Friday, July 10, 2009

More Mountains and More Glaciers: Briksdalbreen and Dalsnibba

Mountains, glaciers, waterfalls...everywhere

Me at the National Park boundary

Briksdal glacier

Up closer; click to enlarge and see them touching the ice

Atop Dalsnibba, cairns everywhere

Geiranger and Geirangerfjord from Dalsnibba

Up close of the cruise ship leaving

We detoured again today, driving up the Olden valley, past beautiful high lakes, mountains, glaciers, waterfalls all around, to the Briksdalbreen, the Briksal glacier. It's a 4km hike up from the carpark. I'm beginning to think of the Jostedalsbreen, the big glacier, as rather an ice field, like the Columbia Ice Field in Banff/Jasper National Parks, in Canada, that covers many square miles, feeds three oceans, and has many glacial outlets. The Briksdalbreen is such an outlet of the Jostedalsbreen, I gather; there were three or four other outlets within the immediate vicinity. Interestingly, glaciologists say now that the Jostedalsbreen had completely melted away 8,000-10,000 years ago, and that all its growth, especially in the mini-Ice Age of the mid-18th century, has been relatively recent. The Briskal glacier reached its greatest extent in 1996-97, but has receded somewhat since then. Micro-climates, they say.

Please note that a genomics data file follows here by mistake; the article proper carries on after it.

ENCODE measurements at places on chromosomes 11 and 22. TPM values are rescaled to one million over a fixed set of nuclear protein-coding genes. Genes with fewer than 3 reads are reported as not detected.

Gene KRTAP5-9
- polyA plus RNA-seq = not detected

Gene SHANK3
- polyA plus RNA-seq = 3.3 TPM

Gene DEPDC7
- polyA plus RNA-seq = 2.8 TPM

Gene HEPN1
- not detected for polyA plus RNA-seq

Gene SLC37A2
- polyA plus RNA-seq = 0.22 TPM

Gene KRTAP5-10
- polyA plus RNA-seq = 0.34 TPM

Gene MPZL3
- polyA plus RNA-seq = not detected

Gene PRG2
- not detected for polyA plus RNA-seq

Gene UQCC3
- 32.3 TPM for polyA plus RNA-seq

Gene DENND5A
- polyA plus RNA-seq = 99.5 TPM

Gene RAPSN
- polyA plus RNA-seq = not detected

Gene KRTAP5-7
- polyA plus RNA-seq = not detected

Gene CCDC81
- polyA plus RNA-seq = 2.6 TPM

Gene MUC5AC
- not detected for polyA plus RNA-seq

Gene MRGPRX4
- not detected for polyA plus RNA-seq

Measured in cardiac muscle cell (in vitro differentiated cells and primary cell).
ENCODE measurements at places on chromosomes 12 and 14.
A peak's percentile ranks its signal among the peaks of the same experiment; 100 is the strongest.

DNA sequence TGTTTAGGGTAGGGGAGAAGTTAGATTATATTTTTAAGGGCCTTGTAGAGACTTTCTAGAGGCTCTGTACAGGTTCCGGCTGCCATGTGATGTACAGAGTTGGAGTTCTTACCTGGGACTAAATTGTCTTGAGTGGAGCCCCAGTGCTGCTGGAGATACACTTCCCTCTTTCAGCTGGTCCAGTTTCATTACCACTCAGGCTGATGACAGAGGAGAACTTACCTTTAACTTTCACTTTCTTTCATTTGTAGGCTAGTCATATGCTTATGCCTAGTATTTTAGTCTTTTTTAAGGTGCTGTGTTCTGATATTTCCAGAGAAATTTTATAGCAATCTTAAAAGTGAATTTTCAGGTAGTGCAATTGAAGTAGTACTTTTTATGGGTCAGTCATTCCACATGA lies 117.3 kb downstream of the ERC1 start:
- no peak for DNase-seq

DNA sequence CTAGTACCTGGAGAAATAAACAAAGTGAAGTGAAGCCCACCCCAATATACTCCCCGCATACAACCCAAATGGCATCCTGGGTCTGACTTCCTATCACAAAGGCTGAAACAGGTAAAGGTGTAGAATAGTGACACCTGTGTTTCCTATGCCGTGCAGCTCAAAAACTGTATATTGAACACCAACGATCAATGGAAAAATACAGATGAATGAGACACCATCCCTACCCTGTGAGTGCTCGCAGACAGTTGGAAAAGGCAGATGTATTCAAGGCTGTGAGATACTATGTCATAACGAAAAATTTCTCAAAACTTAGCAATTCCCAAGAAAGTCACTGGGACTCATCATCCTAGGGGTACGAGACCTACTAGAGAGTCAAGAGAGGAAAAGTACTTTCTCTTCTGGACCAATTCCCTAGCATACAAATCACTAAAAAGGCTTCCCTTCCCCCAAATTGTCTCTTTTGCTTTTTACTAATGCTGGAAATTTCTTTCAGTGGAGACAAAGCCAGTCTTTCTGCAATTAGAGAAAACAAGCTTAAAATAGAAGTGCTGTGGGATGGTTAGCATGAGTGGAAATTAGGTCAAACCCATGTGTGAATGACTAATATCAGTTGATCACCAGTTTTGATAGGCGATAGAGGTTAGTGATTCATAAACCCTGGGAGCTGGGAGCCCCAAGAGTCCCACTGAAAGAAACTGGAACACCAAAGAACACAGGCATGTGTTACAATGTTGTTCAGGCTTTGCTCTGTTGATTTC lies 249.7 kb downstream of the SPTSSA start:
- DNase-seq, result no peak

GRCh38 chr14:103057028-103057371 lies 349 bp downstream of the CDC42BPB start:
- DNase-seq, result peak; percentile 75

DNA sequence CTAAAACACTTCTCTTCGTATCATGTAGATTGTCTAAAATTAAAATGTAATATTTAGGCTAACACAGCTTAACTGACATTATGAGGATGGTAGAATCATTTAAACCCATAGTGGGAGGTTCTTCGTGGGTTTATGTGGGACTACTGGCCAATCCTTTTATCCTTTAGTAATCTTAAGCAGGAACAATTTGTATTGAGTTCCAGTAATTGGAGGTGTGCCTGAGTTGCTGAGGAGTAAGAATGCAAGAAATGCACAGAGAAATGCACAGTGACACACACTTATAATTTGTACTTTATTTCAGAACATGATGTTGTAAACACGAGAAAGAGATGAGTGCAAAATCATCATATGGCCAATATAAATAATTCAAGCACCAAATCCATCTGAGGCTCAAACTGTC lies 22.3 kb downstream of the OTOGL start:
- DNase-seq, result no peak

The Briksal glacier, in any case, is large enough, the tongue fairly angular. We walked to within half a kilometer of it, snapped some pix, stopped, and had lunch. I guess our experience in New Zealand, seeing a calving that killed two men, has made us a bit glacier-shy. Plenty of people are not, however. “People just love to touch the ice,” as the Kiwi park ranger said.

We drove back to Olden, then Styrn, and set forth on the “Golden Route,” the alpine road that links our next goal, Geiranger and Geiranger Fiord, with its north and south neighbors. It is a beautiful wide road, with several long (4-5km) tunnels, that winds up into some high and desolate alpine scenery. We got as far as the toll road up the Dalsnippa, a 1500m peak, and decided to follow the tour buses up it. The road was OK, if quite exposed. We entered a white-out several hundred feet from the summit, and resolved to park at the summit until the clouds lifted. We (Vicki) did not want to drive down in the white-out; and we wanted our 80 kroners worth of scenery!

The clouds did lift temporarily about 7PM, and we had some fine views of surrounding peaks, Geiranger and Geiranger Fiord, 1500m below. A big cruise ship was leaving Geiranger. Interestingly, or not, there are six of us parked here at the summit, for the night. At least it should be quiet.

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